Guest blogger today is Mona Risk, who's sharing her system for making sure that the manuscripts she submits are in the best possible shape. Everyone has a different system. Here's hers; it might work for you.
Someone said that creating a good book is ten percent writing and ninety-percent editing. Although I don’t believe that statistics, I certainly spend a lot of time polishing my manuscripts before daring to send them to an editor.
For me, editing starts while I am writing. As soon as I type my first chapter, I read it again and again, first to check that the story flows well, then for typos, spelling and grammar and finally to make sure that the hook is grabbing enough.
After attending three workshops with Mary Buckham, I learned the necessity of making the first line, the first paragraph and the first page intriguing enough to catch a reader’s—or editor’s—interest. As a result, I keep revising the first line and first paragraph while I continue to write my story. By the time the book is finished, I have without exaggeration, at least twenty versions of first paragraphs, all saved. I compare them, send them to my critique partners, and sometimes combine some of them, until I am really satisfied with my hook.
After writing my first book and revising it forever--three years--I became convinced of the necessity of preparing an outline. Now before I start a new story, I write an outline for the first three chapters, a summary of the back story, a few lines about the hero, heroine’s and villain’s character and one paragraph to summarize the storyline. Only then, I allow myself to write the first three chapters. By the time my partial is polished, I know my characters and I have a pretty good idea of where the plot is going. I prepare a complete outline for the book and write my story without interruption for days and weeks.
To edit the whole book, I tabulate the chapters and scenes as follows. I will give you an example of my spreadsheet.
2-Scene 1.1 Pages: 5 pages
3-Word count 900 words
4-Setting: avoid having several scenes in the same setting. It’s boring.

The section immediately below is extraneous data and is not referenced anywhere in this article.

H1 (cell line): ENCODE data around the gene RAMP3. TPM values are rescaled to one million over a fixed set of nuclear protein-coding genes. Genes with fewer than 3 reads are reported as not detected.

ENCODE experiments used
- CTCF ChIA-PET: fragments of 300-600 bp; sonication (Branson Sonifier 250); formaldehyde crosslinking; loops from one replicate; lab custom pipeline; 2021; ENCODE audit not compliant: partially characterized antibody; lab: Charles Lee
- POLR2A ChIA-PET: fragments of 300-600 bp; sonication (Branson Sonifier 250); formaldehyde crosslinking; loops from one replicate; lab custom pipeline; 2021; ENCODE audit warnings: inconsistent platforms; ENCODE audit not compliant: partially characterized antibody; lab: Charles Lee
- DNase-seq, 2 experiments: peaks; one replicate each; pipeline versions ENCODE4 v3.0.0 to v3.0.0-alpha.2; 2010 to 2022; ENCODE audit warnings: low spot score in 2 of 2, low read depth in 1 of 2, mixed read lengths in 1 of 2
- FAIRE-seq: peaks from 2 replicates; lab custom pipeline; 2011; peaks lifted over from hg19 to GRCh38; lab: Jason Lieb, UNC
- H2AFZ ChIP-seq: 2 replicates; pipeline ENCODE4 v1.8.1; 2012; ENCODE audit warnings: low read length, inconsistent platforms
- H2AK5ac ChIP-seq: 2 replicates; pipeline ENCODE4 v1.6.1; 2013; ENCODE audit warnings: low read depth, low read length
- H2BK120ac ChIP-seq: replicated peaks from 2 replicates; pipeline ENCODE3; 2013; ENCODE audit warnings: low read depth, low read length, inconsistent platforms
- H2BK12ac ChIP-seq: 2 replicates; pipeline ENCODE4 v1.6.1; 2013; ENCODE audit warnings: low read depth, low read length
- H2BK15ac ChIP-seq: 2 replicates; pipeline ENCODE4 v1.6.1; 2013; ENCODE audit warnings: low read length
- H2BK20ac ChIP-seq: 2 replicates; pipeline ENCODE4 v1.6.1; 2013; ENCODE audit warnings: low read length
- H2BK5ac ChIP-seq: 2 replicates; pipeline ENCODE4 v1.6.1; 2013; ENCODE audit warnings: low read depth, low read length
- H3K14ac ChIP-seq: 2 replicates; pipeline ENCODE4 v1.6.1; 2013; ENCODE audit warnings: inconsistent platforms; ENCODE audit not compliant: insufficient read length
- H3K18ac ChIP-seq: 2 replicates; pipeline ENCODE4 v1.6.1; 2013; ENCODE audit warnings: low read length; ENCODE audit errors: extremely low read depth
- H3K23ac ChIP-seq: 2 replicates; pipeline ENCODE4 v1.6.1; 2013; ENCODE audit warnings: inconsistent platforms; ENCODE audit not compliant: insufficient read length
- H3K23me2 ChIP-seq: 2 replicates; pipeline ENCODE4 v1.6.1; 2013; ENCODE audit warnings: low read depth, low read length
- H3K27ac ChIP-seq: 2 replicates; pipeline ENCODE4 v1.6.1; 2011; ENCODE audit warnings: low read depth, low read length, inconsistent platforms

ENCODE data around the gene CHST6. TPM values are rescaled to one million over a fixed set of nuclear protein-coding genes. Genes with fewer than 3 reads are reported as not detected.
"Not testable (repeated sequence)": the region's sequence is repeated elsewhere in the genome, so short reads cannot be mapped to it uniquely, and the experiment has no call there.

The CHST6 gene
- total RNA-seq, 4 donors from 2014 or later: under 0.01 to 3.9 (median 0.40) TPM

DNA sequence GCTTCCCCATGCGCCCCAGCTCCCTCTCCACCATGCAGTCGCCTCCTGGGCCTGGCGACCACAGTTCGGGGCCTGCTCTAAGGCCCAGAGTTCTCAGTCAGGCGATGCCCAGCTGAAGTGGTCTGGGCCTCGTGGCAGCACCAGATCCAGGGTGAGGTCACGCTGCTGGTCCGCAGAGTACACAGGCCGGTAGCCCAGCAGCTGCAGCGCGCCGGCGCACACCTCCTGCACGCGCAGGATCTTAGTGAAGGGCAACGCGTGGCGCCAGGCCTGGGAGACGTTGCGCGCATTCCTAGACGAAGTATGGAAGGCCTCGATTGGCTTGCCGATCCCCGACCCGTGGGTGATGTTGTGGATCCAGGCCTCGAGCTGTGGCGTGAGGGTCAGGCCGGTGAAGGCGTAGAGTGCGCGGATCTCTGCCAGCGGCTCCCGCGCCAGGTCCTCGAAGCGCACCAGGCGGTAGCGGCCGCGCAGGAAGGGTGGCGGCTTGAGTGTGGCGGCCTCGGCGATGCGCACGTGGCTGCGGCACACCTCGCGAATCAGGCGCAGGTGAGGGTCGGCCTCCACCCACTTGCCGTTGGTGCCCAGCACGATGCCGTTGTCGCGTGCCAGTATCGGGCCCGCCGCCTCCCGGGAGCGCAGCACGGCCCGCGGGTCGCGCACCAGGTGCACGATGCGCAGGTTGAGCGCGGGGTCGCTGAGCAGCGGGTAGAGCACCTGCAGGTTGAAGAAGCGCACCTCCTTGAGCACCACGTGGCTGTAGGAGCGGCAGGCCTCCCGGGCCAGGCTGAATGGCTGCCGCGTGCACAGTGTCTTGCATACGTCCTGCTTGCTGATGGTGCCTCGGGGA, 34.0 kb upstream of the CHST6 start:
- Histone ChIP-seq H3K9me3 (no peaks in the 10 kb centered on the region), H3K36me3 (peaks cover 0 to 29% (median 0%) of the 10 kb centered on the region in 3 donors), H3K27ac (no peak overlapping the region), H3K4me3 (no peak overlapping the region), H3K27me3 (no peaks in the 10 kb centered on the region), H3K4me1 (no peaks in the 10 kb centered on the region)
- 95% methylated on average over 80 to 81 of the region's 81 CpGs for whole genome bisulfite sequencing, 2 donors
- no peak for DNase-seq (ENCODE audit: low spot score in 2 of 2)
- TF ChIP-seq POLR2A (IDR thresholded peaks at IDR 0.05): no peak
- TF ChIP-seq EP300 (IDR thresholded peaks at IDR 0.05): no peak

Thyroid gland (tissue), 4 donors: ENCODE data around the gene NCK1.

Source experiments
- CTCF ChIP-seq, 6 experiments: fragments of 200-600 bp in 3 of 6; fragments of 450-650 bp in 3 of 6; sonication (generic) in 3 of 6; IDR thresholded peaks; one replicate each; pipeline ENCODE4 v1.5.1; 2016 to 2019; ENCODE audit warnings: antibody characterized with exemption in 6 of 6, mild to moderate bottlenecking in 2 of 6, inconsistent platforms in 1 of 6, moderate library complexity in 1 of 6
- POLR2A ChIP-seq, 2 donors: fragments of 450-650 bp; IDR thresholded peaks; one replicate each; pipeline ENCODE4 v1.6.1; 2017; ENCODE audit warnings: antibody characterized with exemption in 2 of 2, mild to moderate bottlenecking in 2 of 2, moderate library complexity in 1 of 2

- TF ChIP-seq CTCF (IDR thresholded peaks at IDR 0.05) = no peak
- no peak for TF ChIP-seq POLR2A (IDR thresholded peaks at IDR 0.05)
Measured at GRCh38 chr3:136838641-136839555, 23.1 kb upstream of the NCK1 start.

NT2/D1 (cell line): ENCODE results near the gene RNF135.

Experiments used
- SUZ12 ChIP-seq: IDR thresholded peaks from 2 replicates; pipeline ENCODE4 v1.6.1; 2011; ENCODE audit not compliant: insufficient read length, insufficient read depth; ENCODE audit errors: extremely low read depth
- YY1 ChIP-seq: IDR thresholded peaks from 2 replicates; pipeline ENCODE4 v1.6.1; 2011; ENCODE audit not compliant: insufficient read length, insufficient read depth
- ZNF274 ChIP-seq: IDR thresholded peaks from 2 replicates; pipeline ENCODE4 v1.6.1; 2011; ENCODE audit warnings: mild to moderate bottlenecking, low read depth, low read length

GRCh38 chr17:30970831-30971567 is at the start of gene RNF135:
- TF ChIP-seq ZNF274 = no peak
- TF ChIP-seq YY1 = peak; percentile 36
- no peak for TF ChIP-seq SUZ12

5- POV: Heroine’s or hero’s. If you have a long book you can add, the villain’s POV.
6-Hook: copy here the first line of the scene.
7-GMC: what is the goal in that scene, what is the conflict?
8-Emotional development: show how the attraction increases. You should see a definite increase from scene to scene.
9-Action: it’s important to show some stage direction.
10-Sensual Tension: any eye contact, hand touching, kiss,… Like the emotional development, the sexual tension should increase from chapter to chapter.
11- Sensorial : smell, sounds and color in the scene. It helps the reader be grounded in the scene.
12- End hook: copy the last sentence of the scene. Make sure it generates suspense a question to be answered in the next scene or some emotion that keeps the reader panting.
13- Pace: how do you evaluate the pace in this scene, fast, medium slow? It should be fast if you have action or dialogue, and slow to emphasize emotion.
This spreadsheet may look like a lot of work. Believe me, it’s not, if you prepare it while reading your manuscript. Once done, it will help you see at a glance what is missing and what needs improvement.
In addition to self-editing, I can’t stress enough the importance of sharing your work with a few critique partners you trust to be honest with you. You don’t need flattering but you don’t need someone destroying your confidence. It takes years to find the right critique partners. They will become your best friends.
You manuscript is ready to go. You need one last reading. I suggest you save the file in Adobe, click on VIEW, and then READ OUT LOUD. It’s an amazing feature I discovered a few years ago. The computer will read your story while you look at the pages on the monitor screen and note on a paper the repetitions, missing words, lack of transition. I prefer this method to printing and reading on paper. But you need one these two methods of final reading to catch the mistakes your eyes have stopped seeing on the screen.
Good luck with your next story.
Mona Risk writes romantic suspense for Cerridwen Press: To Love A Hero, and French Peril; and medical romances for The Wild Rose Press: Babies in the Bargain and Rx for Trust.